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Facebook Changes Make Customer Service a Bigger Issue for Pages

Joshua March
By Joshua March on Oct 1, 2011 4:18:00 PM

In the last couple of weeks, Facebook made two changes which make customer service an even bigger issue for companies with pages.

 

Any user can now write on your page - even if they're not a fan

Posts on the wall by friends are now highlighted in their own tab

Previously, only people who 'liked' your page could write on the wall; and posts would gradually go down the wall, making it hard to see any activity by your friends. Earlier this week, we wrote on what the first change meant for our metric IPM. You can read it here. However both of these changes have an even stronger impact for companies who experience direct customer service requests through Facebook.

The opening of the page to non-fans removes any kind of barrier that the like button may place on antagonists wanting to post on the page. If they were really unhappy, they may not wish to 'like' you. Now there's nothing stopping them, which makes it more likely that angry people will leave their complaints and issues on your page. It also makes it much easier for issues to spiral up into much bigger problems as strangers can easily come to a page for one off negative remarks. Of course, this change isn't all negative, and expect wider discussion and sharing as a result - but also be prepared for an increase in customer service issues and negative posts.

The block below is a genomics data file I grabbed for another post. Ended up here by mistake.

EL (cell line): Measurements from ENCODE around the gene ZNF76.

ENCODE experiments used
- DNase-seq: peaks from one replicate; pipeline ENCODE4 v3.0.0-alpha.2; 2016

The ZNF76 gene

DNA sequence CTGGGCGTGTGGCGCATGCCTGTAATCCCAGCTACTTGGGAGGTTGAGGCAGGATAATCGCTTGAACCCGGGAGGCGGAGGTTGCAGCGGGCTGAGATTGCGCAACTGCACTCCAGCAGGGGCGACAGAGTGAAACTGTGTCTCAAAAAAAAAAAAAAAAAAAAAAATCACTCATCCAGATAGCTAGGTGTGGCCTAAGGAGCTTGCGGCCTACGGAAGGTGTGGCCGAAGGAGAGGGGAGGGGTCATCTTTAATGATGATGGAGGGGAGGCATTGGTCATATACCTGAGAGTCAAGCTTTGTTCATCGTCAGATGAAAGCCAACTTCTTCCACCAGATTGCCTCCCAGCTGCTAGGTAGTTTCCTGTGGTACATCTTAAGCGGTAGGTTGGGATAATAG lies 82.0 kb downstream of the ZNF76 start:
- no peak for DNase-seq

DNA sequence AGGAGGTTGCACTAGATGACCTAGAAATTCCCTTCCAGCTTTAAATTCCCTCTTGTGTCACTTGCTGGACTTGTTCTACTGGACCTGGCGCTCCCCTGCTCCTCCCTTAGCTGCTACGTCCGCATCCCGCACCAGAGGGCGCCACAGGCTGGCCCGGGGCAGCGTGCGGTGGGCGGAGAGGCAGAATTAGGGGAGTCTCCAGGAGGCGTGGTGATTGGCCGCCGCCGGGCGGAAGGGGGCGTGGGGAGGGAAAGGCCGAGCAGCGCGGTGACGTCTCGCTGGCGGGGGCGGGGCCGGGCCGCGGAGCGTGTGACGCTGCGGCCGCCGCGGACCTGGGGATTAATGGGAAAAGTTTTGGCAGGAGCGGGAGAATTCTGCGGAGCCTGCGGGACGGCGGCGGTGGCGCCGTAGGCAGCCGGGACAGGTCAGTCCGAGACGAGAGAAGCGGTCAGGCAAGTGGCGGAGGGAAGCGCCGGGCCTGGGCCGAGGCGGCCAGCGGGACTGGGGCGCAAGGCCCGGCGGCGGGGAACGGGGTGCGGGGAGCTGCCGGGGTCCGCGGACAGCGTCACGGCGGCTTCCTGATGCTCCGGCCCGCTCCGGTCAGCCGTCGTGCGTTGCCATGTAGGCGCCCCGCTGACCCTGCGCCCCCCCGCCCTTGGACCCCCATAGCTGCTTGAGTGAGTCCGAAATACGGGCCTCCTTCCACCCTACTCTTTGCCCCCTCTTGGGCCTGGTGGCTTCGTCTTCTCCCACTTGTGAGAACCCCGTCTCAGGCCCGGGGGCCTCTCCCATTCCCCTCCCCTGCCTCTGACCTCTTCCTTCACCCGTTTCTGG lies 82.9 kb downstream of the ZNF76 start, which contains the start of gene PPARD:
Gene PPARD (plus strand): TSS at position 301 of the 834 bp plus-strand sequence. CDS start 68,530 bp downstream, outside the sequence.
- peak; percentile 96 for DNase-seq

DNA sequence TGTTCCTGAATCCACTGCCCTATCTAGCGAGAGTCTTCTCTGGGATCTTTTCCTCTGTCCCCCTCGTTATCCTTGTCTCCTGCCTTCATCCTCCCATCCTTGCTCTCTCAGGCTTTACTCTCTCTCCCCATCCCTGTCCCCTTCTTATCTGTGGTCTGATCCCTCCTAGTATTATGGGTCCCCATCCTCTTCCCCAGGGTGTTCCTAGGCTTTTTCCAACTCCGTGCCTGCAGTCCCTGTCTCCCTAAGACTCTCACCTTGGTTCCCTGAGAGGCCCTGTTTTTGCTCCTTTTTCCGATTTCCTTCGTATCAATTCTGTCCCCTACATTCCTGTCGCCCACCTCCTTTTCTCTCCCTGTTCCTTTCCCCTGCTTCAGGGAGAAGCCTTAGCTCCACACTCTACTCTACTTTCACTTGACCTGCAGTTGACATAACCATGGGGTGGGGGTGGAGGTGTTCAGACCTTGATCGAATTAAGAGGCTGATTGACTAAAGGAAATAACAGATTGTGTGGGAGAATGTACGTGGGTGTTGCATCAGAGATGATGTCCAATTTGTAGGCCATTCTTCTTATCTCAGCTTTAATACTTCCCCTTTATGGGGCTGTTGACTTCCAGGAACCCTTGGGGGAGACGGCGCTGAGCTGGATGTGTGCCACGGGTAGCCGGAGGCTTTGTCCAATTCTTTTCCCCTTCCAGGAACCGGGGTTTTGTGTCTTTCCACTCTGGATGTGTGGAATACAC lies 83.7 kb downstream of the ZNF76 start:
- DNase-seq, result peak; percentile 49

Highlighting friend activity in its own tab means that customer service issues and complaints from your customers just became a lot more powerful. It's never been good to have a potential customer come to your page and see it full of unresolved complaints - but now, they might be looking at the unresolved issues and anger of their friends. This is much more powerful than the problems of strangers. The friends activity tab also shows posts by friends that mention or tag your company - even if not written directly on the wall. Although you can't always respond to these (and can't delete them), it's important to be aware that how your company is being talked about is getting even more visible to friends online. The counterpoint to this is that good experiences, and resolved issues that leave customers happy, will also be more visible to their friends - creating strong positive earned media.

These changes make it more important than ever for companies to be fully prepared to deal with customer service issues in Facebook. Deleting posts causes more anger and upset, and our research has shown that closing the wall or just telling customers to 'contact customer services' is ineffective. To scale, the only option is to train a dedicated social customer service team and enable them to deal with issues and respond directly through your Facebook page. This isn't easy, but it's possible - we're helping our customers do it everyday.

Next week we are sponsoring an event on social customer service in London, with speakers from Facebook, Marks & Spencer, Cap Gemini and We Are Social. We'll be investigating some of the issues around dealing with customer service issues through social media.

Find out more and buy tickets here.

Follow us on Twitter here.

Topics: Customer Service

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